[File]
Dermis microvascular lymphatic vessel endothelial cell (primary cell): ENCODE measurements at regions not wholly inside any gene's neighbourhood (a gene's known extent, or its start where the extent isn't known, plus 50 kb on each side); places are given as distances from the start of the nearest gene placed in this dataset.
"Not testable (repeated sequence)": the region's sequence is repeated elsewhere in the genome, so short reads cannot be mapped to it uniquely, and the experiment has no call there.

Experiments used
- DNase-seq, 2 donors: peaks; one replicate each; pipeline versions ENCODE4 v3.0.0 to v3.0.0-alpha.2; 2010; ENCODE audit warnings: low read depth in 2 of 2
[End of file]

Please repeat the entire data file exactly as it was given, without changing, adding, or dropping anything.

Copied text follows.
Dermis microvascular lymphatic vessel endothelial cell (primary cell): ENCODE measurements at regions not wholly inside any gene's neighbourhood (a gene's known extent, or its start where the extent isn't known, plus 50 kb on each side); places are given as distances from the start of the nearest gene placed in this dataset.
"Not testable (repeated sequence)": the region's sequence is repeated elsewhere in the genome, so short reads cannot be mapped to it uniquely, and the experiment has no call there.

Experiments used
- DNase-seq, 2 donors: peaks; one replicate each; pipeline versions ENCODE4 v3.0.0 to v3.0.0-alpha.2; 2010; ENCODE audit warnings: low read depth in 2 of 2